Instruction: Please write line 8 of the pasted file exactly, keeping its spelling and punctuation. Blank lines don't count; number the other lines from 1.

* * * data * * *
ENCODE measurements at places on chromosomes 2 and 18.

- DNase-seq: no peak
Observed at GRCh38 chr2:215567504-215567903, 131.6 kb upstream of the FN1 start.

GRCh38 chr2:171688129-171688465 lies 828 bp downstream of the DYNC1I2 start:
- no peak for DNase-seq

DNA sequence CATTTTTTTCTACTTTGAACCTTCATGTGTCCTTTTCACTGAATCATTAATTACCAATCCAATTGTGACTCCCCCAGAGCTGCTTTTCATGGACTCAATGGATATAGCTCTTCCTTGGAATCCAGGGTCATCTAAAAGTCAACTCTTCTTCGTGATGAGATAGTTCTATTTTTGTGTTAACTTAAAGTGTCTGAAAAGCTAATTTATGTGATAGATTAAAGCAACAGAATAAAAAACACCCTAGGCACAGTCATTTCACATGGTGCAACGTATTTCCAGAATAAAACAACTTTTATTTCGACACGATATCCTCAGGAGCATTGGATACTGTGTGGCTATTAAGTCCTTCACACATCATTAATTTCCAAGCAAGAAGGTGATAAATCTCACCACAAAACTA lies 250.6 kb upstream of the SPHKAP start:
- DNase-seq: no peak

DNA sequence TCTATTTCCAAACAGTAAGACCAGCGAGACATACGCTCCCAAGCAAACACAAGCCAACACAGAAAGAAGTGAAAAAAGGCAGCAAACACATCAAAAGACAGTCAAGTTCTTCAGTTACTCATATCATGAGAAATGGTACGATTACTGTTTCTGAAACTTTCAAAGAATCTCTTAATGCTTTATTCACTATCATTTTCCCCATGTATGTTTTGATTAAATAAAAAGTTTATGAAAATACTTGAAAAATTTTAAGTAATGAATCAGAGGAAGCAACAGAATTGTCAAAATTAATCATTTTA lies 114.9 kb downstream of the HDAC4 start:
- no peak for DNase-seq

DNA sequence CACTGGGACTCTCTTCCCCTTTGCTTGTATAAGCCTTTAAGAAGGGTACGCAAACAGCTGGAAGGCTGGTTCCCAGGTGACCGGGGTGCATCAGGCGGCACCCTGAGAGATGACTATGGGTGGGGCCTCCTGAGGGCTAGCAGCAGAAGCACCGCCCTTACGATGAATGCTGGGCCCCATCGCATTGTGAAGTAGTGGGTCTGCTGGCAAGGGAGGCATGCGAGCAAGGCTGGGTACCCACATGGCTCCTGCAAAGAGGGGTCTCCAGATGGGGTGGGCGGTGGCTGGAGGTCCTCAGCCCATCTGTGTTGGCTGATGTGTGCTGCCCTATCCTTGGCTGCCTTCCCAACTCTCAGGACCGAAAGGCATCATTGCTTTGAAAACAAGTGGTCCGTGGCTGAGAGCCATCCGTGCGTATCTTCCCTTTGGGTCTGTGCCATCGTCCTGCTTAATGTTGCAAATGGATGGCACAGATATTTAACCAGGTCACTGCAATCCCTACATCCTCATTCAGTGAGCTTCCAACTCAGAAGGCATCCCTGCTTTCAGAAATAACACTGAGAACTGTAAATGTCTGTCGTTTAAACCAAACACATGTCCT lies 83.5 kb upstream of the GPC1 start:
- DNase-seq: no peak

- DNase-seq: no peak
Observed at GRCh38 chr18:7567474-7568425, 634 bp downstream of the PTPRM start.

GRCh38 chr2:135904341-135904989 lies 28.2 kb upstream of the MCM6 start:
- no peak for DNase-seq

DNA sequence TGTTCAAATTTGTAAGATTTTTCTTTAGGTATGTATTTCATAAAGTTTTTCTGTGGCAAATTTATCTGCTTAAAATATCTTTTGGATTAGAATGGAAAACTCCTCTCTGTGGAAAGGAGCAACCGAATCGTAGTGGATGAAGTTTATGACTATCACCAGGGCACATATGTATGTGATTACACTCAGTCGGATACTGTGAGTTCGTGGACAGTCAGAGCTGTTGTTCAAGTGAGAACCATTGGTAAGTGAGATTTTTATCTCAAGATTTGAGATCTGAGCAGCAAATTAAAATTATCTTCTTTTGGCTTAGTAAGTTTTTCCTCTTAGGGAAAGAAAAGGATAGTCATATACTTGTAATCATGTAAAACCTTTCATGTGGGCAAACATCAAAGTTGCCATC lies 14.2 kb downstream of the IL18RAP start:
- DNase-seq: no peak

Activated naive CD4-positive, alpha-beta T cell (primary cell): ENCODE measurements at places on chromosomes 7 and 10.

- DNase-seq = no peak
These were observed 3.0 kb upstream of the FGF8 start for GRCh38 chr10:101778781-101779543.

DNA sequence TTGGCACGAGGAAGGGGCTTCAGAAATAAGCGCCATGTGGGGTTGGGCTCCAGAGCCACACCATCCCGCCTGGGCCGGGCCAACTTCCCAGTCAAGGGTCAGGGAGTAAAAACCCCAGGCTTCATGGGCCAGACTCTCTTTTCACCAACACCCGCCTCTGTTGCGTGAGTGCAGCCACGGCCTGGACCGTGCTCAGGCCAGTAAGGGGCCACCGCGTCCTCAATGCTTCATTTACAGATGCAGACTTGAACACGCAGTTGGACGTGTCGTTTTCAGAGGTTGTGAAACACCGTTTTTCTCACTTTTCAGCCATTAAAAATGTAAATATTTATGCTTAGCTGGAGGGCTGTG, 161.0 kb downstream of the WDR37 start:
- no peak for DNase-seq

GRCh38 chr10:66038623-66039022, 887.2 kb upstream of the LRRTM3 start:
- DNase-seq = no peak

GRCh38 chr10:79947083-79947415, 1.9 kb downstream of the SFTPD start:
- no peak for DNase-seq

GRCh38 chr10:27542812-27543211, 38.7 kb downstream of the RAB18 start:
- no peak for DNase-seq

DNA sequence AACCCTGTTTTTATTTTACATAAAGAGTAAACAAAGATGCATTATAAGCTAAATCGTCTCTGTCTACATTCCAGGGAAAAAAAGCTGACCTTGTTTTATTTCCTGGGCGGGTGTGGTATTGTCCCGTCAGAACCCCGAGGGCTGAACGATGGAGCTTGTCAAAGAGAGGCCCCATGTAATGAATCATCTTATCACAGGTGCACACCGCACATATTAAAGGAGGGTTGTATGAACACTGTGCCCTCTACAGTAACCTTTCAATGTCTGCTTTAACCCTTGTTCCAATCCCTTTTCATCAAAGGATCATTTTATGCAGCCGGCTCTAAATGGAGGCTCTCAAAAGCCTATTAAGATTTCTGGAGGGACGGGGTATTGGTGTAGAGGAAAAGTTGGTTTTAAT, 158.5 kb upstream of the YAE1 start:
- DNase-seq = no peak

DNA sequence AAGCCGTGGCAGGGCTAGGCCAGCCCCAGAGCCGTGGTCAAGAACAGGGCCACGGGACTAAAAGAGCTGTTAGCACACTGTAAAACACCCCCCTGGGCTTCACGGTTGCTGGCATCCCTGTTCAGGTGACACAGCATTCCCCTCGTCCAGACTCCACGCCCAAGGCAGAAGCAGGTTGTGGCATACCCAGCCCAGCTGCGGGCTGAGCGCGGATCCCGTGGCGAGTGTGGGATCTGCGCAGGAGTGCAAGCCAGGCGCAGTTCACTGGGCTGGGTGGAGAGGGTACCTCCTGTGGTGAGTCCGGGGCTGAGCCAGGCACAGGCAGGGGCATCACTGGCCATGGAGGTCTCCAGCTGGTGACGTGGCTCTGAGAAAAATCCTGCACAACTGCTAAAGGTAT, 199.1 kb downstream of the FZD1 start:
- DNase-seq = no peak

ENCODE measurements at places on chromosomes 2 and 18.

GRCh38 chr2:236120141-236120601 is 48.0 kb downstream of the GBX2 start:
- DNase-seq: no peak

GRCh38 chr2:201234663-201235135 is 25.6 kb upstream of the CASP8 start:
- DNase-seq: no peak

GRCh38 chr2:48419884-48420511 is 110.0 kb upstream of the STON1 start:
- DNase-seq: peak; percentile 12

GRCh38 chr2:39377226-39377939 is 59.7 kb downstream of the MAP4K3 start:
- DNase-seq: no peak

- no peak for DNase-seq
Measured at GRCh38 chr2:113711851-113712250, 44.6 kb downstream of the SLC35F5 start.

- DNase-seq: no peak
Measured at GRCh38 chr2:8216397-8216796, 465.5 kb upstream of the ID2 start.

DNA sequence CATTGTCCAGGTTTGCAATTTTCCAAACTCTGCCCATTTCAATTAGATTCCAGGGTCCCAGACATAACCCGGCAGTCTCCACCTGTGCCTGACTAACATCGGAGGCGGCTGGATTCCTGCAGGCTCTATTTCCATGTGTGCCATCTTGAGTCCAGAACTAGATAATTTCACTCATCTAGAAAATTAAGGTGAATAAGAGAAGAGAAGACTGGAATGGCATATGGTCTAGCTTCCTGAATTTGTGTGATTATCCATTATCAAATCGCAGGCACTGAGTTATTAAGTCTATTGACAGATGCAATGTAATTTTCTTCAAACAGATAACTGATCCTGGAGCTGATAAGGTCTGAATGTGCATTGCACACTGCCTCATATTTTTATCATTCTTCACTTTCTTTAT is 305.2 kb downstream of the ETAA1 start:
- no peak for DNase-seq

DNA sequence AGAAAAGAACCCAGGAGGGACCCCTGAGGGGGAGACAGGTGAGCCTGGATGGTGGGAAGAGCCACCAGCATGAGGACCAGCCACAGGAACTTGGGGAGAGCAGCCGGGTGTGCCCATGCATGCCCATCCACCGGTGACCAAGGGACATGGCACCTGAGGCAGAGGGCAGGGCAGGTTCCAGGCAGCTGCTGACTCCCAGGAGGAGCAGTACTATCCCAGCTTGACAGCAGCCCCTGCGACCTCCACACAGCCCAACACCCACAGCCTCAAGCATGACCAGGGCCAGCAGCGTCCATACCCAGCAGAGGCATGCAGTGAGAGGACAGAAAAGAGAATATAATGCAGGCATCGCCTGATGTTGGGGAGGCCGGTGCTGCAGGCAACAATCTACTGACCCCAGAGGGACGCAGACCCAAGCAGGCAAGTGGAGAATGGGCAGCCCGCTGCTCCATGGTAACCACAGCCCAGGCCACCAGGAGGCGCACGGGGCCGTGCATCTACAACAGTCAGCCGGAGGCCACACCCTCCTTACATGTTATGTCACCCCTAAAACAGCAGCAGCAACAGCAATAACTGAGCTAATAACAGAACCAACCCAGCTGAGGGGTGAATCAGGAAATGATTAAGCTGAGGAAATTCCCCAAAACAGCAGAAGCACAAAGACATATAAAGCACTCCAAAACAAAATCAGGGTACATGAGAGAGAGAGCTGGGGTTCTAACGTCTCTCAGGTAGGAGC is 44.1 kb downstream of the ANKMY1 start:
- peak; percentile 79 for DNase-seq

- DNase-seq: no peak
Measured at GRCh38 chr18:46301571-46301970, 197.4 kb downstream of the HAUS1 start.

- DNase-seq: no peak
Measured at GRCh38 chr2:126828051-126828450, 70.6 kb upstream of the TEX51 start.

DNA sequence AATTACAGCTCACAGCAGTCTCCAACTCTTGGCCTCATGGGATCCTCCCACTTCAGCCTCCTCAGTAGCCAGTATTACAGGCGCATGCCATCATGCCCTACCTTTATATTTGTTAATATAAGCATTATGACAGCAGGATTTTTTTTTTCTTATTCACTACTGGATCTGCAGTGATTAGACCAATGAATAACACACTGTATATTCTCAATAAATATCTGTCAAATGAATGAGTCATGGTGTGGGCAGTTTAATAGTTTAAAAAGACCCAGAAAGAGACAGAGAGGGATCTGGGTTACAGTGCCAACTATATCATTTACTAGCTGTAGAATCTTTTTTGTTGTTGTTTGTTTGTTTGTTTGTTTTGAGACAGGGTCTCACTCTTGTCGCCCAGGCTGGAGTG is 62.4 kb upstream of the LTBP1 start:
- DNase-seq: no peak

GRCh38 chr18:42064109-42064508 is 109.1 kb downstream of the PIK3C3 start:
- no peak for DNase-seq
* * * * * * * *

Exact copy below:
DNA sequence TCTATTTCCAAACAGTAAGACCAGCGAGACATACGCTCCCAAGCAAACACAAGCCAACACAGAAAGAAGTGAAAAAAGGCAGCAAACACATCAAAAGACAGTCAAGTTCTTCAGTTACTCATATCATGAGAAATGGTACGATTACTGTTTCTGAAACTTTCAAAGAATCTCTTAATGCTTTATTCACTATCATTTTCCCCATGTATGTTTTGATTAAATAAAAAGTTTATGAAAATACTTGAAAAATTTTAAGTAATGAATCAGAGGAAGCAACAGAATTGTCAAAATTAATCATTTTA lies 114.9 kb downstream of the HDAC4 start: